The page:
1. home
  2. how to
  3. engine
  4. How To Gain Back Acceleration After Adding Larger Tires

How To Gain Back Acceleration After Adding Larger Tires

Get Your Groove Back

Harry WagnerPhotographer, Writer

If you have been following along, you’ll recall we added a set of 35-inch Toyo Open Country M/Ts to our orange LJ. That increased our ground clearance and traction at the expense of our acceleration and braking. Our next upgrade addressed the braking issue with upgraded Heavy Duty Orange brake pads and Ultimax USR slotted rotors from EBC. Then we regeared the axles to gain back some of the performance we lost. Now we are turning our attention to further improving acceleration through some simple engine mods.

Operating under the theory that an engine is a giant air pump, we used common parts from some of the most reputable manufacturers in the industry to gain back the passing power we lost when we increased our tire diameter and rotating weight. Starting on the intake side, we chose Volant’s PowerCore filter and closed intake box for this application. While power gains were important to us, we didn’t want to sacrifice filtration, particularly since these Jeep spends a lot of time on the trail. “The large element is the secret,” explained Volant Technical Service Representative Daniel Erickson. “If you cut out the PowerCore and rolled it out flat, there would be 23 square feet of surface area. We filter to 0.0001 micron.”

At the other end of the engine, we added a tubular exhaust manifold (aka header) and stainless steel exhaust from Rugged Ridge. The header was the most complicated installation we performed, and when we say “we,” we really mean Nate’s Precision. Installing the exhaust manifold on a 4.0L is an involved process the requires removal of the intake manifold as well, so rather than bust our knuckles and swearing like a sailor, we stuck to shooting photos while Eric Schilling had the exhaust manifolds swapped in a few hours. The new manifold uses equal length tubes with smooth bends to minimize restrictions and increase flow.

The Rugged Ridge tubular exhaust manifold bolts to the factory downpipes and catalytic converter. From there we added a stainless steel exhaust system from Rugged Ridge. This exhaust uses high-quality components like mandrel bends, stainless tubing, and fully welded hangers. Another benefit we really appreciate is that while the larger diameter tubing and free flowing muffler increase horsepower, they are still quiet. This is not the case with every aftermarket exhaust system or even necessarily the norm. A loud exhaust sounds cool from stoplight to stoplight, but after a long day on the trail, it can drive you crazy.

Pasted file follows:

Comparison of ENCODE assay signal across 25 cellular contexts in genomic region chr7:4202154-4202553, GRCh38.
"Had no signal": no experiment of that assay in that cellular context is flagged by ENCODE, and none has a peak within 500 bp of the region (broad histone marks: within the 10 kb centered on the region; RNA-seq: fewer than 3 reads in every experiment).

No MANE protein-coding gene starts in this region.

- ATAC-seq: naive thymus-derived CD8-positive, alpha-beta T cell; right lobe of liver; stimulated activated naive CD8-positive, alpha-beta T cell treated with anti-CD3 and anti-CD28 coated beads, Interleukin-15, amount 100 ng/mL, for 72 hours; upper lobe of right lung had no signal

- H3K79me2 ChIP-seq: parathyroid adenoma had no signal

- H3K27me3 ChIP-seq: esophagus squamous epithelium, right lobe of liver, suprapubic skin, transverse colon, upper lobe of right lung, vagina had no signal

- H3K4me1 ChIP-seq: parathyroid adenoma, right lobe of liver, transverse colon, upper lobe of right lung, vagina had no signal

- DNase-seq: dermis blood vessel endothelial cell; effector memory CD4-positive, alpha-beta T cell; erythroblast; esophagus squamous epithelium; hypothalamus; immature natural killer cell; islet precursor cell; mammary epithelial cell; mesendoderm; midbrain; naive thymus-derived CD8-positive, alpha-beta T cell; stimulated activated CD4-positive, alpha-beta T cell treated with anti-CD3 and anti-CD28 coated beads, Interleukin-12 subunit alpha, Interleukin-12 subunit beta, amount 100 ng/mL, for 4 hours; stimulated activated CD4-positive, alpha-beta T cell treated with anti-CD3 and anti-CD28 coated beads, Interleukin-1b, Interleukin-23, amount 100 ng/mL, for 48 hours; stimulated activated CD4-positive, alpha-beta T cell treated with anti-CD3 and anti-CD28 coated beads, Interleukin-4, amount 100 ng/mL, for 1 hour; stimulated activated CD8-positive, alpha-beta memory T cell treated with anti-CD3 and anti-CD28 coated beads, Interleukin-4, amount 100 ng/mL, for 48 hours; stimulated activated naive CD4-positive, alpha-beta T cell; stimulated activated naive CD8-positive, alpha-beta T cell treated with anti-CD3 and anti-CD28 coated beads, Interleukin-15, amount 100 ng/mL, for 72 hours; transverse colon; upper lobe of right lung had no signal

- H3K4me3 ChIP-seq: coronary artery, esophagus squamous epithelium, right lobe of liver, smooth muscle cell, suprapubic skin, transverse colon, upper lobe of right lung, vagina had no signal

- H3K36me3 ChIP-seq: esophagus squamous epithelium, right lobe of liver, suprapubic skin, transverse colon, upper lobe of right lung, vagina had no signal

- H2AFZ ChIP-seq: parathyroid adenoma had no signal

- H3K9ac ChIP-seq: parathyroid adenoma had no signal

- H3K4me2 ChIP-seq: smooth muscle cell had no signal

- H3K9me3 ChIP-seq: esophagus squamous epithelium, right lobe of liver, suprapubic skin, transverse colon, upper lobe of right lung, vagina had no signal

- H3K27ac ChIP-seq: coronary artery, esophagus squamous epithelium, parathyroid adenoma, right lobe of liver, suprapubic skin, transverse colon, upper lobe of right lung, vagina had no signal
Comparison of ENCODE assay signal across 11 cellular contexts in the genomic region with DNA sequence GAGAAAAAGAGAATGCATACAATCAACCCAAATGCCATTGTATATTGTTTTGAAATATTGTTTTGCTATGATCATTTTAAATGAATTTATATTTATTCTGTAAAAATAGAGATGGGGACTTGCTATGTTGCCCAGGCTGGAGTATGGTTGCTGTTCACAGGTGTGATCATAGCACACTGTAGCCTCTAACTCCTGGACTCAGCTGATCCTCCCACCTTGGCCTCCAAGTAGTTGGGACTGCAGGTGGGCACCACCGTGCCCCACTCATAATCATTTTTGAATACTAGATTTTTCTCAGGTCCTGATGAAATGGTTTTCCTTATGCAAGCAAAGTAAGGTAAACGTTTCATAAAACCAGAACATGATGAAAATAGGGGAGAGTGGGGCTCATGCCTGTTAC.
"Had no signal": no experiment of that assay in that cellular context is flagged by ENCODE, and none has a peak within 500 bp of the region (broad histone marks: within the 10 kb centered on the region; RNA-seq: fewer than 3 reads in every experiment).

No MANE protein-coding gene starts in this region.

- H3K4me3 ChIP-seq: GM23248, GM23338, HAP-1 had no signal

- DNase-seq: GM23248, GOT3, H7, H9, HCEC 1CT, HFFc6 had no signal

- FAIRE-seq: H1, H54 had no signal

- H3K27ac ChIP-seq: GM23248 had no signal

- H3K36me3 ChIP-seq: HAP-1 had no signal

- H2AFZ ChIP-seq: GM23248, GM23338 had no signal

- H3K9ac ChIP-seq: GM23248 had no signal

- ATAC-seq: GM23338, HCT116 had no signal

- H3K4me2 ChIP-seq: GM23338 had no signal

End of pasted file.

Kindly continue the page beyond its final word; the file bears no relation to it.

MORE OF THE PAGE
To complement the increased airflow in and out of the engine, we used our DiabloSport Trinity programmer again. We had previously used it to measure 0-60 times, and it can also calculate 1/4-mile times, as well as clear diagnostic trouble codes and recalibrate the speedometer for larger tires and gear changes. This time we took advantage of the DiabloSport’s performance engine tunes, which alter timing and are thus tailored to specific fuel requirements. We uploaded the 91 Octane Performance Tune since that is the highest-octane fuel readily available to us.

Prior to adding the performance parts, our 0-60 acceleration had decreased from 18.6 seconds to a dismal 29.6 seconds when we upgraded to 35-inch Toyo Open Country M/Ts. The Volant intake, Rugged Ridge exhaust, and Diablosport Trinity tuner, working with the new Yukon 4.88 gears, brought the average 0-60 mph time down to 20.0 seconds! Fuel economy and throttle response have also improved. Most of the gains can be attributed to the Trinity, which programs the transmission to hold each gear longer, shifting at 4500 rpm to keep the engine in its powerband. The acceleration gains, along with corresponding mileage gains, demonstrate the effectiveness of the aftermarket components that were chosen. While the Jeep is still not quite as quick as stock, the improvements are significant, especially when combined with the added capabilities we gained on the trail with the addition of the 35-inch Toyo Open Country M/Ts. Not only is there no going back now, there is no reason to.

When we started making mods, our 4.0L engine was bone stock, with 66,000 miles on it. The only addition under the hood was an Optima Yellow Top deep cycle battery.